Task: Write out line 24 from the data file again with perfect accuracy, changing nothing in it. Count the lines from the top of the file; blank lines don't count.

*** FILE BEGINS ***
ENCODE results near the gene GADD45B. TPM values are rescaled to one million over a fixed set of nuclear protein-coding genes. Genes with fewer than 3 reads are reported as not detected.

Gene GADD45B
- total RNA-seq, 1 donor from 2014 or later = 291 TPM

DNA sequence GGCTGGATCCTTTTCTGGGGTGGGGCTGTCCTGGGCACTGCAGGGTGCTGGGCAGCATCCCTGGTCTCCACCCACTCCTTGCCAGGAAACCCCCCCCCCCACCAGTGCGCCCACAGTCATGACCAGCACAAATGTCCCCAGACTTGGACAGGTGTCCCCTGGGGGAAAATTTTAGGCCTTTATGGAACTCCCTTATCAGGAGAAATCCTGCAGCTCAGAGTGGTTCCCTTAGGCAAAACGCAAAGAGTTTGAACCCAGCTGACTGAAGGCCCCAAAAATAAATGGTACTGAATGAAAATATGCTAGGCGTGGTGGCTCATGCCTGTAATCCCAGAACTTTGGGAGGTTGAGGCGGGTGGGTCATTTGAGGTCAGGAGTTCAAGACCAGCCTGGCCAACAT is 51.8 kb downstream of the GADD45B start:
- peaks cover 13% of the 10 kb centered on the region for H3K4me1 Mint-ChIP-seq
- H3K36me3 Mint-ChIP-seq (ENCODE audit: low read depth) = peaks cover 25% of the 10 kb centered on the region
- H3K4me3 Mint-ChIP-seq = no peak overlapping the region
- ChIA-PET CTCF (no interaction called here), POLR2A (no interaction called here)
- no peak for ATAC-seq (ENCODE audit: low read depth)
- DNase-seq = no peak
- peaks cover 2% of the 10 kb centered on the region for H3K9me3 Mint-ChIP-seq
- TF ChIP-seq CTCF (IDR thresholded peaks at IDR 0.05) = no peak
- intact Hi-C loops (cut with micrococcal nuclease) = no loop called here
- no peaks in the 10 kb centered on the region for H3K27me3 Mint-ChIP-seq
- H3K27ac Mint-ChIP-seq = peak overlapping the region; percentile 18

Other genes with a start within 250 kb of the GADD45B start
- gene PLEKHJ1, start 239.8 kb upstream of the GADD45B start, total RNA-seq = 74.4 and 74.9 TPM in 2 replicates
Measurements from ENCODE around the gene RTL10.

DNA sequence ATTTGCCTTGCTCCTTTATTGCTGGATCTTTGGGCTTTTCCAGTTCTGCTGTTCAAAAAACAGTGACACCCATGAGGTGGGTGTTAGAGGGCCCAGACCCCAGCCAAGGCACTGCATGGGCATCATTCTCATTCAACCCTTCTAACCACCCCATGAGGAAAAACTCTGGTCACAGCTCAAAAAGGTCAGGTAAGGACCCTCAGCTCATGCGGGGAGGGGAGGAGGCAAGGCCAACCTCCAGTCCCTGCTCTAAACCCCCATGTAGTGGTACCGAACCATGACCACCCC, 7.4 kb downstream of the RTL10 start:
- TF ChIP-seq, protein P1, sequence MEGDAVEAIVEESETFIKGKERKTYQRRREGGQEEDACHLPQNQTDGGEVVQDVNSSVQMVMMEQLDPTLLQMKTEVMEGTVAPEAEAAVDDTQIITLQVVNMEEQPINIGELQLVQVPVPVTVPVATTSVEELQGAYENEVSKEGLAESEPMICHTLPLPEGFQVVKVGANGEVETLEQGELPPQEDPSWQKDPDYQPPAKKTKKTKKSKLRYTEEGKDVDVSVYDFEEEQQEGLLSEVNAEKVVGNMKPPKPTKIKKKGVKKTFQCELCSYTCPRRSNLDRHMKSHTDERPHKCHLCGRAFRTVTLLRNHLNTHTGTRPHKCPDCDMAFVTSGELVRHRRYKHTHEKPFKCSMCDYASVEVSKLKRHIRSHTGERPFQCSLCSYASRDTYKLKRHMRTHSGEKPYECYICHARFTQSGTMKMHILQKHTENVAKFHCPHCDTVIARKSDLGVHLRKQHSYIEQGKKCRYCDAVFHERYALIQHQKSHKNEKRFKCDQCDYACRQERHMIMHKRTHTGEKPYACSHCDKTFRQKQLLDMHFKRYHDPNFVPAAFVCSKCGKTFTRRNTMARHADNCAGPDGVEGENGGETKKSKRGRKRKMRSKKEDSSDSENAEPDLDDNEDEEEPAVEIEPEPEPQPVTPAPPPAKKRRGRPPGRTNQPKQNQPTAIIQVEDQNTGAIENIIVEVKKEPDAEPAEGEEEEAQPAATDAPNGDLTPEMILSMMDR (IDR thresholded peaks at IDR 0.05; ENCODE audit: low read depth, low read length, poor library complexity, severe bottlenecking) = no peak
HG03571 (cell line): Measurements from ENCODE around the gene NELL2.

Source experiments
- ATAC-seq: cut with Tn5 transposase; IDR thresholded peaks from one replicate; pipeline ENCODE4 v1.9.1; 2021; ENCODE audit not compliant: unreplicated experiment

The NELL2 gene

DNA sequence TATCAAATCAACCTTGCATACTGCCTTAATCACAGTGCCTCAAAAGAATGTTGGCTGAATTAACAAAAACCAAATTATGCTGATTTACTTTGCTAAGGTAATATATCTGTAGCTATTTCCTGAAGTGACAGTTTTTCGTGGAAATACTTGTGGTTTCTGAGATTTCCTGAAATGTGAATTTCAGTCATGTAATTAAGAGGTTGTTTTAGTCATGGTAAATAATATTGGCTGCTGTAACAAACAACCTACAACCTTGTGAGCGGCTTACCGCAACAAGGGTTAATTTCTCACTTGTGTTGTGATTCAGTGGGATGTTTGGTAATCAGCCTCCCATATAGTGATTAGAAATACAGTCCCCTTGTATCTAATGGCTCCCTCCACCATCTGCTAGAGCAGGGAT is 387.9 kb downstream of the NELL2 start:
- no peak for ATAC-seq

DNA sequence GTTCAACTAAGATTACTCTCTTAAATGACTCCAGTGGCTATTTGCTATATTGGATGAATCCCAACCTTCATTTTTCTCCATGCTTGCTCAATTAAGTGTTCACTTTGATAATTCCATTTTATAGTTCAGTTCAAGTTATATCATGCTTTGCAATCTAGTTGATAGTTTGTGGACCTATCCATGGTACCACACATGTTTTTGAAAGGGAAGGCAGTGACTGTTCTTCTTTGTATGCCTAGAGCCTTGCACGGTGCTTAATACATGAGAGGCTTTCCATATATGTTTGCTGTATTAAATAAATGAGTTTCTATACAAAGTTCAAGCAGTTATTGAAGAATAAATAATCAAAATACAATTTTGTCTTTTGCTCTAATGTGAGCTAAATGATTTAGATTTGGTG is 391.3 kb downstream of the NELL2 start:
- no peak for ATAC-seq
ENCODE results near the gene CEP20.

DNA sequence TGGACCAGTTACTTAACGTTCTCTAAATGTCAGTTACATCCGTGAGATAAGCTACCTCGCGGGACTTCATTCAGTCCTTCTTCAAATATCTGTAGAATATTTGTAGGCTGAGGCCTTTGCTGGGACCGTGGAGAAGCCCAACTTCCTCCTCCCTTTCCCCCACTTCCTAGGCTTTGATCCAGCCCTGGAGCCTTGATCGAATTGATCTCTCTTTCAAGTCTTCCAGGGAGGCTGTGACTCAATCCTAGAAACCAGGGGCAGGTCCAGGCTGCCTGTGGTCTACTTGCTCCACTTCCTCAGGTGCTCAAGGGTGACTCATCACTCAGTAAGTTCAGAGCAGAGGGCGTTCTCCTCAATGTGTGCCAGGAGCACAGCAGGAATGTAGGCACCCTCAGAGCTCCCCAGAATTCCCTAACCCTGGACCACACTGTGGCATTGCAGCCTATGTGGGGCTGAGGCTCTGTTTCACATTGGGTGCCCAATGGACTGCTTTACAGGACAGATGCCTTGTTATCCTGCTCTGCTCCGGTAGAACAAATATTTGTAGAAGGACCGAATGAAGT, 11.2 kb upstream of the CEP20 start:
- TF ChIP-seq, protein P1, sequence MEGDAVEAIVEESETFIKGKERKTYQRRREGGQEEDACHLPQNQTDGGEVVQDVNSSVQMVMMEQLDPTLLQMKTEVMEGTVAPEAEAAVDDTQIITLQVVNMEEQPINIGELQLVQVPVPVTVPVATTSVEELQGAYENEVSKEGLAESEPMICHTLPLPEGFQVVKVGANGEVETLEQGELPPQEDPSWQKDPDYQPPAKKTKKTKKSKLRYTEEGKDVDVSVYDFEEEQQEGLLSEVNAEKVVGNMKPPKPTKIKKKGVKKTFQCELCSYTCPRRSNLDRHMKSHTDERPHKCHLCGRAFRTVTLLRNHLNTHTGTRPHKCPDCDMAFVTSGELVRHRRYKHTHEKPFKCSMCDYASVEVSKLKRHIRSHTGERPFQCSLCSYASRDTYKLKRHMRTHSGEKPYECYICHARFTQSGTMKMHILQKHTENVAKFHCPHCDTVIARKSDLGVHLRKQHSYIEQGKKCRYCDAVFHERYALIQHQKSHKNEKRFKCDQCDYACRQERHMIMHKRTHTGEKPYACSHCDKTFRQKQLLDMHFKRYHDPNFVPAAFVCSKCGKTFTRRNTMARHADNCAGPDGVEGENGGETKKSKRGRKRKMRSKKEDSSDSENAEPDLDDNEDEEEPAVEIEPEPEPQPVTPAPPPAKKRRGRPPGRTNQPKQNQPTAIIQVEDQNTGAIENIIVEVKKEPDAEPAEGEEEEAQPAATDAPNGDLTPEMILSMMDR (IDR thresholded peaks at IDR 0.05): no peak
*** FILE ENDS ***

The NELL2 gene